The Relative Comment

soothing waves of relativity

56 mpg? Impossible!

with 2 comments

The debt ceiling is a big fiasco. But other things are going on in the world of US Government. One issue is the proposed increased in the Corporate Average Fuel Economy standards being pushed by the Obama Administration. The current standard is 34.2 mpg which became the rule in 2009. The new CAFE standard sought by the President would be  in the mid-50s mpg by the year 2025. (I’ve seen a few different numbers for the actual standard, but it ranges right around 54-56).  Since climate change is going to be cause serious harm in the next century, tackling the sources of GHG emissions must happen now. And cars are among our most serious GHG problems.

Naturally, this is causing disdain among many anti-regulation conservatives and consternation among all of the nations auto companies–whose general reaction to any change regarding cars is consternation. It is also being praised by environmental groups and tech-based innovation folks. This is no surprise and is certainly not news. It’s also worth noting that the United Auto Workers support the increase.

Today, I had to read the editorial from Reason.com (Free Minds and Free Markets) written by Shikha Dalmia, titled: The Coming Autopocalypse.* In the piece, Dalmia essentially claims that the auto industry CAN NOT meet these demands, and trying will result in many deaths, lost jobs, wasted money, government bailouts, etc. That might be the case if we continue to seek mpg increases by decreasing auto size (the standard method is to reduce vehicle size and weight).

But Dalmia, in explaining how 56mpg could never be a reality, makes this claim: “The 56-mpg-mandate will require a total, top-to-bottom overhaul of cars. Every part of a vehicle from its transmission to its engine would have to be replaced.”

When I read that, I wanted to say to Dalmia: Yes, this is true. Everything about cars IS going to have to change. Exactly. Spot-on. This is what we need to do if we are going to continue to rely on the single-occupancy vehicle. And we are going to continue our love affair with cars. So what are we going to do? Well, the author seems to know where we should start.

Earlier in the article, Dalmia writes: “Not a single car—big or small, hybrid or non-hybrid—currently delivers this kind of mileage (with the exception of electrics).” Again, exactly. What to Dalmia is just a parenthetical is likely the near-term answer**.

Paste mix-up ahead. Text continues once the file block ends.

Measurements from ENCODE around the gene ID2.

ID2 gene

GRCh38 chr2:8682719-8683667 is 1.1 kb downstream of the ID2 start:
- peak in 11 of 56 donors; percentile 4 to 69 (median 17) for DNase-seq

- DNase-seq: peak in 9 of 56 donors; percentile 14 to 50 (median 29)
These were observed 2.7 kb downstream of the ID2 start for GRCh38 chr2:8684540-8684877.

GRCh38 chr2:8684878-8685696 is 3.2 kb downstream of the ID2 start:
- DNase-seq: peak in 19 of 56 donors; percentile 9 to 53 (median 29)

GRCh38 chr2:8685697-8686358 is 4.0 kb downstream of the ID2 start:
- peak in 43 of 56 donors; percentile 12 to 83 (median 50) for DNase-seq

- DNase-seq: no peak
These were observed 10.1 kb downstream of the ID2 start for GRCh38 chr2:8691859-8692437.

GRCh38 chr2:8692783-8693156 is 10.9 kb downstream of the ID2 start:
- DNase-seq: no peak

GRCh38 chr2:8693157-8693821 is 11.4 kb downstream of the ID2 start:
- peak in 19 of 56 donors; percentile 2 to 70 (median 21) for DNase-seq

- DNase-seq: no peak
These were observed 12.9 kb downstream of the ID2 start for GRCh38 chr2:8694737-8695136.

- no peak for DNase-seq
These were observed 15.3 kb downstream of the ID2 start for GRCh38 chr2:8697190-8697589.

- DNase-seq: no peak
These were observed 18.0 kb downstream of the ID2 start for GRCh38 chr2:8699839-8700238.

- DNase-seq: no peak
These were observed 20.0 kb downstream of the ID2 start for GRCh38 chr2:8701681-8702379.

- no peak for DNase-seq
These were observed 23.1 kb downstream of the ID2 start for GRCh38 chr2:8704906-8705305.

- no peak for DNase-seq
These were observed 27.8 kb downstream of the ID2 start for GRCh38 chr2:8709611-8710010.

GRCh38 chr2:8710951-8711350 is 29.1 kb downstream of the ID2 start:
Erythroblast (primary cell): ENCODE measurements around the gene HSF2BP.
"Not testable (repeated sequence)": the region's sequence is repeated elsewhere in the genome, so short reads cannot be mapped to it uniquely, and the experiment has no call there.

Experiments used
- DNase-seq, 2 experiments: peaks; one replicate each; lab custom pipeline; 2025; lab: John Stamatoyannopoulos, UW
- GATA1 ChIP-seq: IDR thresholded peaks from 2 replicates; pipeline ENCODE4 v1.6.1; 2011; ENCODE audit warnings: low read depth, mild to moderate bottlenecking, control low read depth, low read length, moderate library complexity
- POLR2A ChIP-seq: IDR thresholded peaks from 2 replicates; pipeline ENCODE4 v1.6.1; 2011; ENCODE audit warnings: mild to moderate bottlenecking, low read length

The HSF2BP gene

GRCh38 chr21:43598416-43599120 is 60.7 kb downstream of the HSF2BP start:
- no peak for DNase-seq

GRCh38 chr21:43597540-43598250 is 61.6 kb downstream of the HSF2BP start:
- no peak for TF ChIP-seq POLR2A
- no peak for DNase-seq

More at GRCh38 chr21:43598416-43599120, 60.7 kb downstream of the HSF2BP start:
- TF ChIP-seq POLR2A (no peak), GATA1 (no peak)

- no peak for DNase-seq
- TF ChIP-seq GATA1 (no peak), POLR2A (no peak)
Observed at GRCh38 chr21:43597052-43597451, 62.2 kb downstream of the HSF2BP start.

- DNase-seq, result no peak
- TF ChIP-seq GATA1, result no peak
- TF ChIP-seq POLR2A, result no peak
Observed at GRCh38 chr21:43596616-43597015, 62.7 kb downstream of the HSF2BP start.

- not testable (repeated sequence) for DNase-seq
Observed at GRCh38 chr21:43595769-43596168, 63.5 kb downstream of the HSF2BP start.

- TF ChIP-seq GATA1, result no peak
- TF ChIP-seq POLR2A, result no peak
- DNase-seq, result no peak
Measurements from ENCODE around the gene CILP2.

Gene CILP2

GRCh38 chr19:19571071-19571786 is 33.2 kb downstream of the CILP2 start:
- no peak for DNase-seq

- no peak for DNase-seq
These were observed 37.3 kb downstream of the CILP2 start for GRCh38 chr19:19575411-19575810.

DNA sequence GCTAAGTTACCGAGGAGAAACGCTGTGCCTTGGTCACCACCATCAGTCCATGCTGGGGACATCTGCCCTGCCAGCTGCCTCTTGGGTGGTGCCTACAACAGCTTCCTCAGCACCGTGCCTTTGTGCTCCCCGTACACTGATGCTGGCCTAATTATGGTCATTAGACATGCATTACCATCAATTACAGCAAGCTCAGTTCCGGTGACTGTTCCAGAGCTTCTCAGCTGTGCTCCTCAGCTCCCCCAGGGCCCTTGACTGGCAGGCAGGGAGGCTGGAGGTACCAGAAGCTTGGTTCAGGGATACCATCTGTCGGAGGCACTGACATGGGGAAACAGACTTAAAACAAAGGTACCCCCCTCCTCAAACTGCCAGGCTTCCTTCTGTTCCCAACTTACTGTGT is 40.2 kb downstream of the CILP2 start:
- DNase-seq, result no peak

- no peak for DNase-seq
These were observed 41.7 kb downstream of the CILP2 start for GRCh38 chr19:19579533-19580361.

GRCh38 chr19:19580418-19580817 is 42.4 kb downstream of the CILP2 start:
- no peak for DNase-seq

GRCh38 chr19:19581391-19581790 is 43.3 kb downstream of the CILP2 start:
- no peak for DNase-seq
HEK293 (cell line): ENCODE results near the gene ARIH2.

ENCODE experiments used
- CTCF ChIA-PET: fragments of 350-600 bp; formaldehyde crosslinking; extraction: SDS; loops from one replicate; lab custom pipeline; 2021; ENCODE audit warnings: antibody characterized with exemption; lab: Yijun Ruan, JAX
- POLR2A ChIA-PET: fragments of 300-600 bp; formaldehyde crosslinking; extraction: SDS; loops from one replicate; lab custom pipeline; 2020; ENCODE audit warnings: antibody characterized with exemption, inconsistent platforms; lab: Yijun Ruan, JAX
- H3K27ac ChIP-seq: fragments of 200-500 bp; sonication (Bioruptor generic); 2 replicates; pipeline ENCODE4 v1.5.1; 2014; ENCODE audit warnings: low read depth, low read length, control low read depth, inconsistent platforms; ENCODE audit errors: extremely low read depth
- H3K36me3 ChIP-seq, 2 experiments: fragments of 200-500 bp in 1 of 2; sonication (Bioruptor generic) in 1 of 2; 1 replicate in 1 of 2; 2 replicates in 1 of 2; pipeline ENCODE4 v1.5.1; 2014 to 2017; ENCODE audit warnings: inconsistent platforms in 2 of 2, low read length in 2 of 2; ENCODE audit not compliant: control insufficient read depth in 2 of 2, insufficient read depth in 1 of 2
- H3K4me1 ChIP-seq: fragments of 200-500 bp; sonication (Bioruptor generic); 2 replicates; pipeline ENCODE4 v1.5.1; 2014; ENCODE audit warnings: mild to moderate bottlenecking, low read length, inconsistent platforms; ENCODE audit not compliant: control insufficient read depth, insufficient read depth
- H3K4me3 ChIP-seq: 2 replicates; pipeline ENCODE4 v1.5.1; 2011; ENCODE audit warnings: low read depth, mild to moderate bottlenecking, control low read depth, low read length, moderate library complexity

I’m not sure what the best way to go to about re-hauling the American vehicle is, be it CAFE standards, or some other regulatory mechanism, or just letting the auto companies deal with the issue, but it seemed worth addressing the fact that, what Dalmia finds to be the problem-everything must change-might actually be the solution.

*Can we please ban the use of “pocalypse” or “mageddon” as an addition to anything someone might not like? You may not like debt, or increased fuel efficiency, or snow, but it will likely not result in something equivalent to, you know, the apocalypse.

**To which one might say: But where can I charge an electric vehicle in this country? Well, by the end of 2011, you can go to one of the 800 Walgreens that will have EV charging stations. That is a remarkable commitment. I might just have to break something so I can get a prescription filled by my local Walgreens.

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Written by Christopher ZF

July 28, 2011 at 15:21

2 Responses

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  1. What I don’t like is when advocates of this regulation pretend that it is not a massive tax on new cars. This is going to add thousands of dollars per car. That may be fine, but don’t pretend otherwise.

    My solution? raise gas taxes. That, of course, won’t happen, so *sigh*.

    Redhead In Rapid

    July 29, 2011 at 10:54

    • gas tax. that is of course the preferred options.
      but, you know, sigh.

      czfinke

      July 31, 2011 at 18:12


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